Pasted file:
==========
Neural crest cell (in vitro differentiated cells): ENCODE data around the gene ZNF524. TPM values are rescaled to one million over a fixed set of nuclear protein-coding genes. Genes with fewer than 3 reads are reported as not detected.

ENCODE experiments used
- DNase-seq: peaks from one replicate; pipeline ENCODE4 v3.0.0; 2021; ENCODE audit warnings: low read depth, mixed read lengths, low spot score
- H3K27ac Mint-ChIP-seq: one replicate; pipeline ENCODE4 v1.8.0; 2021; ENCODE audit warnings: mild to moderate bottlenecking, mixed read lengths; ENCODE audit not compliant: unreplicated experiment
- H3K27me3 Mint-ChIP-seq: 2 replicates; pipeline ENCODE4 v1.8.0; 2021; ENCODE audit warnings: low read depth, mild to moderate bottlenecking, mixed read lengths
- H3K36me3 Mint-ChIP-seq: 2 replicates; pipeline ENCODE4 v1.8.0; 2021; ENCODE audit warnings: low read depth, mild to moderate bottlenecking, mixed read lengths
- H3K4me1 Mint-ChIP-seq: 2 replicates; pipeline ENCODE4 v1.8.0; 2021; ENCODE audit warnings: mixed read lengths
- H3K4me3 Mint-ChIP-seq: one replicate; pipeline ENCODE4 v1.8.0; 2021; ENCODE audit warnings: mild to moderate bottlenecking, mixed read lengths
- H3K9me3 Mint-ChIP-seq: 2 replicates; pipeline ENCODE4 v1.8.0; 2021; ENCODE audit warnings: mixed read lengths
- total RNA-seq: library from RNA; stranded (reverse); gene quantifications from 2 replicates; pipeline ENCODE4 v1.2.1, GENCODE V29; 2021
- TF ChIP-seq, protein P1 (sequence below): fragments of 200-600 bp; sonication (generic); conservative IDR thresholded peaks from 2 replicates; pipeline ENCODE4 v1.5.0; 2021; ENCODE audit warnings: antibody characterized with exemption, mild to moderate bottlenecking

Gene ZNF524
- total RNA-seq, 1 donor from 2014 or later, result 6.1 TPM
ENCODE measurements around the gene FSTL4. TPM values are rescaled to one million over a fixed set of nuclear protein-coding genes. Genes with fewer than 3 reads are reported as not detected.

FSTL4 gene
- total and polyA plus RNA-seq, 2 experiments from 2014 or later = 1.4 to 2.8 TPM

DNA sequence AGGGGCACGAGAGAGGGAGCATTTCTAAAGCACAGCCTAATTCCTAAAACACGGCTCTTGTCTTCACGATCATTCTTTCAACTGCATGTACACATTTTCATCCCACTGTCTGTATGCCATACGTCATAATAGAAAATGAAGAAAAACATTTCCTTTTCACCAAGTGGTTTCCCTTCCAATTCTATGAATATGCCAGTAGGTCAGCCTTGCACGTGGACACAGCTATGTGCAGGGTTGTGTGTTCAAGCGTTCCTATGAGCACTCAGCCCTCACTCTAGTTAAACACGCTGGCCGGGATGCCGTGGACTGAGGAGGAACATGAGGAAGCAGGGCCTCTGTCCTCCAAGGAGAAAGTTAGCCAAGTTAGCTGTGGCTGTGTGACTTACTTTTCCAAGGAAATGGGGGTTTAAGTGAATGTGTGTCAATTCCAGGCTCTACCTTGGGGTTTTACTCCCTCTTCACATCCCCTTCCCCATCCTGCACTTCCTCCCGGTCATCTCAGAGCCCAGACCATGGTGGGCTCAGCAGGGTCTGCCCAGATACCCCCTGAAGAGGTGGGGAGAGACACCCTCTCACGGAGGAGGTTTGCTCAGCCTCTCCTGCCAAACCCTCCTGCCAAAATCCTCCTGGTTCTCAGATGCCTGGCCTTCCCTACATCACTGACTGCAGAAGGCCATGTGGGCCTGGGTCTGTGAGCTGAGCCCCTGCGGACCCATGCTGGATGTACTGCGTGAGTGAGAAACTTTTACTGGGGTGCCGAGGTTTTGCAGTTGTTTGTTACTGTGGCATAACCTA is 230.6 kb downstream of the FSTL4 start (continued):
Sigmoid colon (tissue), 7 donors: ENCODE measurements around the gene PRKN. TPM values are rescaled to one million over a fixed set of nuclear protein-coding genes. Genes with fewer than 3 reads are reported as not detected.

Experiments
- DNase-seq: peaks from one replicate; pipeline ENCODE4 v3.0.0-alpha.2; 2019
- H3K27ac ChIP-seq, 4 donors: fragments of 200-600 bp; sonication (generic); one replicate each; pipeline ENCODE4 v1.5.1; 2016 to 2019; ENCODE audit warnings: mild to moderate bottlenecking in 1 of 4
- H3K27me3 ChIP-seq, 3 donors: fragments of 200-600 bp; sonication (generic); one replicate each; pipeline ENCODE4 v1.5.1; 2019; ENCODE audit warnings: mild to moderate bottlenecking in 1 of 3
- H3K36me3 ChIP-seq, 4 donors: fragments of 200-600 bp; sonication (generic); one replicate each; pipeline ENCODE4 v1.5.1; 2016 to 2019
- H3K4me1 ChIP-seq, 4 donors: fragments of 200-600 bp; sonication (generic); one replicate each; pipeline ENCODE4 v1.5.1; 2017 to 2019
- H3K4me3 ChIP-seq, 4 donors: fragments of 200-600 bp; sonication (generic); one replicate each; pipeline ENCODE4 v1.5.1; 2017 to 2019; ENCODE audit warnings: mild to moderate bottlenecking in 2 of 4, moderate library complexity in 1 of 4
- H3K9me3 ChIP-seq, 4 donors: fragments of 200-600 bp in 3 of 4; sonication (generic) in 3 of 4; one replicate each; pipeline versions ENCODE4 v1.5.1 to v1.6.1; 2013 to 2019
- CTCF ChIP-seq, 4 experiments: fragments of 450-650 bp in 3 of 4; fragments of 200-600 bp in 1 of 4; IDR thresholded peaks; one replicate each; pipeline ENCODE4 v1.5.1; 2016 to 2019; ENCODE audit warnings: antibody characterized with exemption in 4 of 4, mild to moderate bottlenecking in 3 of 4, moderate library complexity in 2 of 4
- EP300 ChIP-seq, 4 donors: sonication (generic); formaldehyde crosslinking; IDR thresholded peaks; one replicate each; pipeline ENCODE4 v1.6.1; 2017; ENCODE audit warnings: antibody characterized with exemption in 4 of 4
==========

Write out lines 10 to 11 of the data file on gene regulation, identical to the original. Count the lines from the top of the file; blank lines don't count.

- total RNA-seq: library from RNA; stranded (reverse); gene quantifications from 2 replicates; pipeline ENCODE4 v1.2.1, GENCODE V29; 2021
- TF ChIP-seq, protein P1 (sequence below): fragments of 200-600 bp; sonication (generic); conservative IDR thresholded peaks from 2 replicates; pipeline ENCODE4 v1.5.0; 2021; ENCODE audit warnings: antibody characterized with exemption, mild to moderate bottlenecking